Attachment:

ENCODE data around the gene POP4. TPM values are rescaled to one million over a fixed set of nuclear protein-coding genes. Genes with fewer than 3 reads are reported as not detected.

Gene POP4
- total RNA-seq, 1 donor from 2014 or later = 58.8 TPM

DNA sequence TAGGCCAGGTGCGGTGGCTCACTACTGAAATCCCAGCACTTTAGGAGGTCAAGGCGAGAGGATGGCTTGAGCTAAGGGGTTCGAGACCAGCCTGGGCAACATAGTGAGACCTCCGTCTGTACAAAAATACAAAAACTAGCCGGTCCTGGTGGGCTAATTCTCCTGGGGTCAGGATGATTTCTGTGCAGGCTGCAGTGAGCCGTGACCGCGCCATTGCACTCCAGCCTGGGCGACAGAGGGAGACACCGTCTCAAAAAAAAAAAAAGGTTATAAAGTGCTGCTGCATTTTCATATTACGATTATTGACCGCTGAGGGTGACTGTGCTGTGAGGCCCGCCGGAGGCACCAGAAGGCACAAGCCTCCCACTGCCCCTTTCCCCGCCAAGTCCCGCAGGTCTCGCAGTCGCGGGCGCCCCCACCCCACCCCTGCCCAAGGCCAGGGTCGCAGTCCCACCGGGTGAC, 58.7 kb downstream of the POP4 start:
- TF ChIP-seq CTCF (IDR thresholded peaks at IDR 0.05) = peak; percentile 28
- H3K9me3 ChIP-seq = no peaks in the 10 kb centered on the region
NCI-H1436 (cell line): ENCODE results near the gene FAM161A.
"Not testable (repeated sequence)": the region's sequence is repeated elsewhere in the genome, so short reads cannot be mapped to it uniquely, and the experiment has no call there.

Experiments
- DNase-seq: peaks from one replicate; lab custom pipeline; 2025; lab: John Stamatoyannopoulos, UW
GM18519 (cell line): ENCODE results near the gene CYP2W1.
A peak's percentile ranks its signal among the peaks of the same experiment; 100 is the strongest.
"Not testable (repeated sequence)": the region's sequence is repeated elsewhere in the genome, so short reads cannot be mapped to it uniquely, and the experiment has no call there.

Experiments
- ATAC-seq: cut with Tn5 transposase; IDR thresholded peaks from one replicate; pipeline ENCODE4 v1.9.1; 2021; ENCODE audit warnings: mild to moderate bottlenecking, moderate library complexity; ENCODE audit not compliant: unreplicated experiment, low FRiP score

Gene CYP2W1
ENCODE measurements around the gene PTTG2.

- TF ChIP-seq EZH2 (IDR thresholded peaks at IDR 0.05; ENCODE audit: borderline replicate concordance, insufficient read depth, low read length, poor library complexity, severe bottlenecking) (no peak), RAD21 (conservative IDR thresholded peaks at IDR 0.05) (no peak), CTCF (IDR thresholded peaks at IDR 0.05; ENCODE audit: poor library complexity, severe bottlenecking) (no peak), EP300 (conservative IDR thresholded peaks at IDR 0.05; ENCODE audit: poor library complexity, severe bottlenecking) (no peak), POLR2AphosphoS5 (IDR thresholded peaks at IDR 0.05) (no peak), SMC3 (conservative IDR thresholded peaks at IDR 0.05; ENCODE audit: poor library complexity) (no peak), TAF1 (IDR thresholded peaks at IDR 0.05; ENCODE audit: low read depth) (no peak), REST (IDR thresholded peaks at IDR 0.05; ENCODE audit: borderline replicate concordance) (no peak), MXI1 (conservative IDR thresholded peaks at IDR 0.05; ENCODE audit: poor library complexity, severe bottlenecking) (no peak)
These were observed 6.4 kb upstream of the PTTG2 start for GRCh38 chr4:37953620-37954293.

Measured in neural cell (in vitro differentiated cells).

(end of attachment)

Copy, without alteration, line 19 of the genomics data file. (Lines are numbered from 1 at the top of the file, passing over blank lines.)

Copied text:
These were observed 6.4 kb upstream of the PTTG2 start for GRCh38 chr4:37953620-37954293.